Owner Mark Davis has made it crystal clear the Raiders don't want to be on "Hard Knocks." Ultimately, however, Davis' desire might not prevent the Silver and Black from appearing on the NFL's annual training camp documentary series.
The Raiders are among five teams that could be forced to do the show, on a list that includes Washington, the New York Giants, 49ers and Detroit Lions.
Davis' squad is by far the most interesting team on that list, featuring Antonio Brown, Vontaze Burfict, Richie Incognito and three first-round draft picks in the mix. Jon Gruden and Mike Mayock also have backgrounds in television and know how to give a colorful quote.
It's also the last year before the Raiders move to Las Vegas, and it's also possibly the last year training in the picturesque Napa Valley.
So, yeah, there are plenty of reasons the Raiders would be atop the NFL's list, especially in a year without volunteers. Other eligible teams don't want it, and have pointed giant neon arrows toward Oakland as the best option. Detroit head coach Matt Patricia has pushed for the Raiders. Even Jon Gruden's brother teed the Raiders up, with Washington head coach Jay Gruden said last week the Raiders were an ideal candidate for the show.
NBC Sports Bay Area's Matt Maiocco has reported a few times the 49ers are eligible but won't end up as the HBO show's feature subject.
The NFL still hasn't announced this Hard Knocks team, a decision that typically becomes public earlier in the offseason calendar but has leaked into June a few times recelty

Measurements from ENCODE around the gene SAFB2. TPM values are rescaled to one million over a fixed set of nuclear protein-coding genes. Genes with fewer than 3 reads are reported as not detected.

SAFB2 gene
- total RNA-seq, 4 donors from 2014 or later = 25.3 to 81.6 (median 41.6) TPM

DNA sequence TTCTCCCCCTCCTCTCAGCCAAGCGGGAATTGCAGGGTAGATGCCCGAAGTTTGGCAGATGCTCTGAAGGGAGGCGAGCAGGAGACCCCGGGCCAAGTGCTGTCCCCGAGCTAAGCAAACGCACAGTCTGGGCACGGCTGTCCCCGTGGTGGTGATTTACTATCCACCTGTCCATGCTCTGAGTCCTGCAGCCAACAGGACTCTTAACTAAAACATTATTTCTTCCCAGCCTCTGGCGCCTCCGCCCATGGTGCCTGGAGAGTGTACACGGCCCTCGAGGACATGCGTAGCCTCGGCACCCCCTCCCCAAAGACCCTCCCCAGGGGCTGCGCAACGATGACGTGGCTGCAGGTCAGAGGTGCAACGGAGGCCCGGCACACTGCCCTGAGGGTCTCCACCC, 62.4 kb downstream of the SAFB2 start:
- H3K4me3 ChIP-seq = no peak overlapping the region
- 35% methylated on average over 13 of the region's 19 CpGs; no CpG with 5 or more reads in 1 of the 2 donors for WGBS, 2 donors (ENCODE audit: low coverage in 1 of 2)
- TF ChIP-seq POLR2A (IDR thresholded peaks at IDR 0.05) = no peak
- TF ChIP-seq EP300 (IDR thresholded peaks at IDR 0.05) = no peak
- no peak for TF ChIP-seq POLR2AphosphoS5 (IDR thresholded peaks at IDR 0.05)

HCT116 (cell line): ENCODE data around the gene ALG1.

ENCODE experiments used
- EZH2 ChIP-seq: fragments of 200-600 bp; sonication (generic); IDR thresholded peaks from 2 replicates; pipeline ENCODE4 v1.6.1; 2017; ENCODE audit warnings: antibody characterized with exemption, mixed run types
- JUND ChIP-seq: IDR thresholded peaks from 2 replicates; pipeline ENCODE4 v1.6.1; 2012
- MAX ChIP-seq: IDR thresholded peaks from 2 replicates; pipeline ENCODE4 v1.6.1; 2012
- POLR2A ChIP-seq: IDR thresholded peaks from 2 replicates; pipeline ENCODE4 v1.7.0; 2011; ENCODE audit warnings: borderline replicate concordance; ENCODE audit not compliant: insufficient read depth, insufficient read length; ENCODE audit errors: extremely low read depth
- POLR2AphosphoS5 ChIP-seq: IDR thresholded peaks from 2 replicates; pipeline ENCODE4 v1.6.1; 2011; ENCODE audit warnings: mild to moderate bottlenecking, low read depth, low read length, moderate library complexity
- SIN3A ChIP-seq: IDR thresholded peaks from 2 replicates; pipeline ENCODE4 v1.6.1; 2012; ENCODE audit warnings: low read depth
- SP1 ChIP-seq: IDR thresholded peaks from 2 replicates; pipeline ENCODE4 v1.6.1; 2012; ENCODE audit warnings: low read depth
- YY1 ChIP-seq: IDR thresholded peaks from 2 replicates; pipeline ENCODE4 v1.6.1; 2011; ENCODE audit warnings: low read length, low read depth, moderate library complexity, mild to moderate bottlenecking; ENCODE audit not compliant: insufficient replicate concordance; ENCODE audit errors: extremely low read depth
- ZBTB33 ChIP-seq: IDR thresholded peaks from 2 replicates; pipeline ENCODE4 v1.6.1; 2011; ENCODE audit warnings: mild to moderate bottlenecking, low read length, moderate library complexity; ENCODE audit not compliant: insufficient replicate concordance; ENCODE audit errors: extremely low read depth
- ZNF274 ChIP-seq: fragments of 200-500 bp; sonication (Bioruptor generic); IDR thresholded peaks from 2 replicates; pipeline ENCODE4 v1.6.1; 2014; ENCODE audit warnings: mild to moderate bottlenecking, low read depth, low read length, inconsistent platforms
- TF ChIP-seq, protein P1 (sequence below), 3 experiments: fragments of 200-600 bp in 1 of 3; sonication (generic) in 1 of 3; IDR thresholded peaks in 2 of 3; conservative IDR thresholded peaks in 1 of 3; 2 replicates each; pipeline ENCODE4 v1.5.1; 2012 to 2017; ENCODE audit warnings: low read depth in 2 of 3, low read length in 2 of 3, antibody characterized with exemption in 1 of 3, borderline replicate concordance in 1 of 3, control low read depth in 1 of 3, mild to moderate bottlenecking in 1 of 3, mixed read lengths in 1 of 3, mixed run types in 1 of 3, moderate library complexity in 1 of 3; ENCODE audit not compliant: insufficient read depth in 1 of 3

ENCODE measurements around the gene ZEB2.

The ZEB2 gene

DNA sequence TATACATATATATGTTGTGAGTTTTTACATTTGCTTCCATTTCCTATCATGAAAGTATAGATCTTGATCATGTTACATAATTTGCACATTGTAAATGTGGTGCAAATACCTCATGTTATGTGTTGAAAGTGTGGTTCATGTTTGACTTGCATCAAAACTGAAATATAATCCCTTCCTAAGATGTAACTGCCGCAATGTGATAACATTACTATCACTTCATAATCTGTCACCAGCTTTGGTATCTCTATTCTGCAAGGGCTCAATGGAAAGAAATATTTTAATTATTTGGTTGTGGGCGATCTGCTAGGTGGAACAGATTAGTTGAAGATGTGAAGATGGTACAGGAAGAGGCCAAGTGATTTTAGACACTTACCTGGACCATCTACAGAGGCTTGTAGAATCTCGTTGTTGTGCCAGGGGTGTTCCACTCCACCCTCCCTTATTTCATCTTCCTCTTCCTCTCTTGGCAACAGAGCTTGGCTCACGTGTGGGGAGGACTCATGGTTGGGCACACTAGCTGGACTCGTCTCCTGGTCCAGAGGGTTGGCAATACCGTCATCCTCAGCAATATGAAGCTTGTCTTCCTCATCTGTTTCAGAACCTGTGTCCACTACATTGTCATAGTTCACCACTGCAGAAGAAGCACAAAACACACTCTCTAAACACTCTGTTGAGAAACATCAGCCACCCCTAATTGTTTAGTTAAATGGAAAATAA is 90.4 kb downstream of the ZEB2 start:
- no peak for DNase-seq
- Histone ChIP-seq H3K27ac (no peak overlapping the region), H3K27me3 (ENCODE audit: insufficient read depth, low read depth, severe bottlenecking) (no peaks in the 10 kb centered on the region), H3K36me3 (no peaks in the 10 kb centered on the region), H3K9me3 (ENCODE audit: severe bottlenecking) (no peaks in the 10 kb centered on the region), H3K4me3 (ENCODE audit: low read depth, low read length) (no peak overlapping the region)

Despite Davis saying this isn't the year to do it – the Raiders might be more inclined after they move into new Las Vegas digs before next season – the Silver and Black could well be the selection.
In fact, it shouldn't surprise anyone if they are.
There are a few on this Raiders team to have gone through the Hard Knocks experience, including defensive coordinator Paul Guenther while he was with Cincinnati.
Having a documentary film crew around all the time is the chief complaint among coaches and players, but the NFL Films folks try to blend in and give teams control over what's shown. It may not create an ideal environment, but Guenther says it isn't a huge distraction. In fact, there may be some benefit to it.
"I really don't think [so]," Guenther said. "They do a really good job of staying out of your way. You can see, kind of, what's going to be on the show. I think the positive thing is you find out a lot about your team and the coaches on the staff that, ‘Hey, when the camera is on you are you going to be a different guy or a different player or if you're not.' Because really after the third day, you don't notice, you're so used to having them around that you just go about your business.
"I don't really pay attention to where the cameras are in the building. You just go about and coach the guys how you know how to coach them and that's all you know how to do."
Middle linebacker Vontaze Burfict also did the show in Cincinnati. He didn't mind it much, and didn't believe it was a distraction.
"No, you just come in every day to work," Burfict said. "Obviously, there are cameras around the building but every day is a work day and just come and get better."